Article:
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experience sexual pleasure with her husband Larry (Andrew Robinson). It's a different story when it comes to her husband's brother, Frank - a loner and explorer in the realms of pain, pleasure and the flesh.


Larry promises Julia a life of happiness upon moving into (the now deceased) Frank's house, only for her to relive - in flashback - the pleasures that Frank once gave her. Part of the thrill is that Frank was aggressive and in control, and Julia liked that.


It is Julia's obsessive, uncontrollable desire for Frank that triggers many of the events in Hellraiser, and Clive Barker utilises the technique of fast cross-cutting to demonstrate. While Julia reminisces in the attic about how Frank dominated her with such passion, the film cross-cuts to Larry downstairs lifting a mattress up the stair with the movers. The frenzied motions of Frank and Julia, are entangled with Larry's hand dragging the mattress further up the stairs. Then, as Julia orgasms, Larry's hand scrapes against a rusty nail in the wall - another well-timed  cross-cut of bodily fluid to match that of his brother reaching orgasm with his bride. Larry goes into the attic to see his wife, and while there, his blood drips on to the attic floor, which ultimately brings Frank back to life. Her husband's split blood - the 'wound' inflicted upon Larry - is the very thing that brings Julia's lover back to her.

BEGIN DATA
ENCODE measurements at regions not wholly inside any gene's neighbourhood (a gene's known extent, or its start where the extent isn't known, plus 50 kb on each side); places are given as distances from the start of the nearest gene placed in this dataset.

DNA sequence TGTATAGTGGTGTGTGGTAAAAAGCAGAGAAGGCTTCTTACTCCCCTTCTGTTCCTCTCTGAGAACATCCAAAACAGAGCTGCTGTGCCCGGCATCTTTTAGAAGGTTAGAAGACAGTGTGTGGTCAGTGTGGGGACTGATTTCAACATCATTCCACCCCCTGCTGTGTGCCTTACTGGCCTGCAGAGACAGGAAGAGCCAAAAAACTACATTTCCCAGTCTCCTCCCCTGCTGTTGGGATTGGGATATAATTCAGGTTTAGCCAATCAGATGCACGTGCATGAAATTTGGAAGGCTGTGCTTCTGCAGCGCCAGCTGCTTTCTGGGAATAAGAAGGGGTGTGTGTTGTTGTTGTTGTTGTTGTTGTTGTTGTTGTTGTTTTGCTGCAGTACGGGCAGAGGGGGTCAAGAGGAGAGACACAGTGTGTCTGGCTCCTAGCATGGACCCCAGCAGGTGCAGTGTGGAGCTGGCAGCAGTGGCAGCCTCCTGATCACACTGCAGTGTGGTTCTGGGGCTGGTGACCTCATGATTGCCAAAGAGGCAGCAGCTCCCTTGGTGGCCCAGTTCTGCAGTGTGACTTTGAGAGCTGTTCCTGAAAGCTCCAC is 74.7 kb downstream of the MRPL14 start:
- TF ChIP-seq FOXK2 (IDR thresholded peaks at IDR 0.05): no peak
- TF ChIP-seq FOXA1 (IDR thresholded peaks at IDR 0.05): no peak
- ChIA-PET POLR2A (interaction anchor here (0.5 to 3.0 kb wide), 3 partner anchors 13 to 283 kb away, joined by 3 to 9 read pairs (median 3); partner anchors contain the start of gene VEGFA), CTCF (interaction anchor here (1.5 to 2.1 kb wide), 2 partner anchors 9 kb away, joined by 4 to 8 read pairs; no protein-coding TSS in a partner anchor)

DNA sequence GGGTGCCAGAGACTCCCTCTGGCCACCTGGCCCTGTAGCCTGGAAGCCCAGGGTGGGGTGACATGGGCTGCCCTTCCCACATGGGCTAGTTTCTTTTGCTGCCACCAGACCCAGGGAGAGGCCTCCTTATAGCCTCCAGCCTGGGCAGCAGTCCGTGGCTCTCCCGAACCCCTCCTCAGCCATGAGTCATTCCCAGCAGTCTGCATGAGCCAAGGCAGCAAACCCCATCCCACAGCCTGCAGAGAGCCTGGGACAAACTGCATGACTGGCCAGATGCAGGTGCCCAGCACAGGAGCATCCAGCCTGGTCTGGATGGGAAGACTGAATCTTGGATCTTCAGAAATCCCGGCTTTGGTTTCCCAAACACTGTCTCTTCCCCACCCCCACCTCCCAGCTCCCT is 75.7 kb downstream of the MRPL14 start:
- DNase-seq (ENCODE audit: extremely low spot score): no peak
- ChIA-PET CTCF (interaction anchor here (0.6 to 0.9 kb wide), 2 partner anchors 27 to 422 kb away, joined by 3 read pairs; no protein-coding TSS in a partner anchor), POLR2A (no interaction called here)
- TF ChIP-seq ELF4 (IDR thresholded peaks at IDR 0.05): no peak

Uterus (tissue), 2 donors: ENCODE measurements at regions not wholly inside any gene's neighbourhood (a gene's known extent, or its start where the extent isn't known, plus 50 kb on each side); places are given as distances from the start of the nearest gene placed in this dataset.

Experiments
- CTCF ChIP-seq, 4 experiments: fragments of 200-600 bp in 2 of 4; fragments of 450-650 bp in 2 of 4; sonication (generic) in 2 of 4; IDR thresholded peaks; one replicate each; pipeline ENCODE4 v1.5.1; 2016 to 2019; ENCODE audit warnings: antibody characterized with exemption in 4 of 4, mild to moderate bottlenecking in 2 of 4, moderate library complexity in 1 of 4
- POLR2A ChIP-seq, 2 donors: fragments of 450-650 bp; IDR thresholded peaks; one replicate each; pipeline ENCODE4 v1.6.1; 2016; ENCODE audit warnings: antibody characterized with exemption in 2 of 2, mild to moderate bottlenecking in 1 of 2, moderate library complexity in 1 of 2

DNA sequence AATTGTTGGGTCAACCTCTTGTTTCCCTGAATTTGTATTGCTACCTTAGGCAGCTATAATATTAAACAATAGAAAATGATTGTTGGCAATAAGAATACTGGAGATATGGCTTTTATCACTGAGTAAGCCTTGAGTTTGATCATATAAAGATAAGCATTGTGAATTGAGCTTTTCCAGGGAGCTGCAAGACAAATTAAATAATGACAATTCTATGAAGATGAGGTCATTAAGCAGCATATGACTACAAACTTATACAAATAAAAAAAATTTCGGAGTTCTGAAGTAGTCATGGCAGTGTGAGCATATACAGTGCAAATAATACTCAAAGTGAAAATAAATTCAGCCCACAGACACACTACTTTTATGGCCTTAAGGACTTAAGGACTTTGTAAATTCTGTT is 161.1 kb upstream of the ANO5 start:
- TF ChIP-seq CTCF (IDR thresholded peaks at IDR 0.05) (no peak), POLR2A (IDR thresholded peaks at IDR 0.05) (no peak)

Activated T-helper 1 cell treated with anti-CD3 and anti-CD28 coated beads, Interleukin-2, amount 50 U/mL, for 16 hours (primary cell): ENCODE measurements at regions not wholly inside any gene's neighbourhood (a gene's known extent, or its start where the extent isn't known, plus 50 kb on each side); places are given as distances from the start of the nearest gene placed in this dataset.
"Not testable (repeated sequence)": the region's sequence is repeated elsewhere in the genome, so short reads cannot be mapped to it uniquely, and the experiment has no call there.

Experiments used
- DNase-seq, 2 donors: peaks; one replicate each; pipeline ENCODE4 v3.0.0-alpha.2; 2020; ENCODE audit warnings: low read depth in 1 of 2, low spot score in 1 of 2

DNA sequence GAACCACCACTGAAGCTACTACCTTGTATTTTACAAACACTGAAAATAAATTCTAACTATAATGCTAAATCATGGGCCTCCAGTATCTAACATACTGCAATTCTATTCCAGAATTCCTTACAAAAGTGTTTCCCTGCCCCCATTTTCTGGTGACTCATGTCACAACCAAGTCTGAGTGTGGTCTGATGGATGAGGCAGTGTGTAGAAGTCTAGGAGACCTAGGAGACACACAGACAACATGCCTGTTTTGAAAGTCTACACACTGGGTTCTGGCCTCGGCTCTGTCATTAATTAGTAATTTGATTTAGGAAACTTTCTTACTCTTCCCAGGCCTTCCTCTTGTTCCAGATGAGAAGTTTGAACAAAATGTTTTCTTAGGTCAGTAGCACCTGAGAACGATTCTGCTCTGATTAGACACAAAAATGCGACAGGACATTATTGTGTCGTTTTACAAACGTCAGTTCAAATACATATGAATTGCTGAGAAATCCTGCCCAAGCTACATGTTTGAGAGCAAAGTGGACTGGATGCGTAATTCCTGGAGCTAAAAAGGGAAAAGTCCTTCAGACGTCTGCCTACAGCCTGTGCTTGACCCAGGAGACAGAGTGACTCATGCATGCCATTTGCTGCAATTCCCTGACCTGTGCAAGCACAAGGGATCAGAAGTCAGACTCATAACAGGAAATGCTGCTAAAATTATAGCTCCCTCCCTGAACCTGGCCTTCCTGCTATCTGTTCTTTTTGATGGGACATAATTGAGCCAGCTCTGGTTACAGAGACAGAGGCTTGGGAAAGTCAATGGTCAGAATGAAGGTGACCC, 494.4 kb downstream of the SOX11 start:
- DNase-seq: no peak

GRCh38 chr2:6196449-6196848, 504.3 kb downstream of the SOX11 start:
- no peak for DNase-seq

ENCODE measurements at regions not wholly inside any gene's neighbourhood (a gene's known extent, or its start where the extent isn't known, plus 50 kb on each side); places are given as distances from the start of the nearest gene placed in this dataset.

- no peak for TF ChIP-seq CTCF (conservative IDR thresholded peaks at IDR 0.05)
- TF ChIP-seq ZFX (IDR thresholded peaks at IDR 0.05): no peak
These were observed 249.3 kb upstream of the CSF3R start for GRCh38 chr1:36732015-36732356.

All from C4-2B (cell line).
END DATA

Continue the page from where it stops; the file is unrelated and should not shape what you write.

Frank is revived by Larry's blood, but he soon figures out that he needs more of it. He promises to be with Julia again sexually, if she helps him attain the blood he needs to fully regenerate. This promise is all Julia needed as incentive to begin bringing unsuspecting male victims back to the attic - to 'feed' her one-time lover. "Every drop of blood you spill puts more flesh on my bones... and we both want that, don't we", says Frank. And spill blood, Julia does.


The first murder scene in the film shows Julia bludgeon a man to death with a hammer, in a brutal and shocking attack. Over time, we see Julia finding it easier to commit murder, as Frank desperately tries to regenerate fully so he can experience pleasure and sensation again. Julia's sexual pleasure derives from being dominated, and Frank manipulates this secret fantasy only too well.


By contrast, Larry is subtly suggested to be inadequate in bed. "Don't mourn him" says Frank of his newly murdered brother, "He was dead long before we ever touched him." Frank clearly defines his life by pleasure and pain - and Julia does also. She begins to accept Franks disgusting feeding habits and they are - as are most things in this film - nauseating on a level comparable with the finale of The Fly - a squishy, wet film which reminds the audience that we are all simply bags of liquid that can be punctured, ripped and deformed!

Hellraiser obsesses on the ways desire can become obscene - how the need to feel and experience pleasure can drive one to do monstrous things. Sex is just a means to an end. Cue the Cenobites!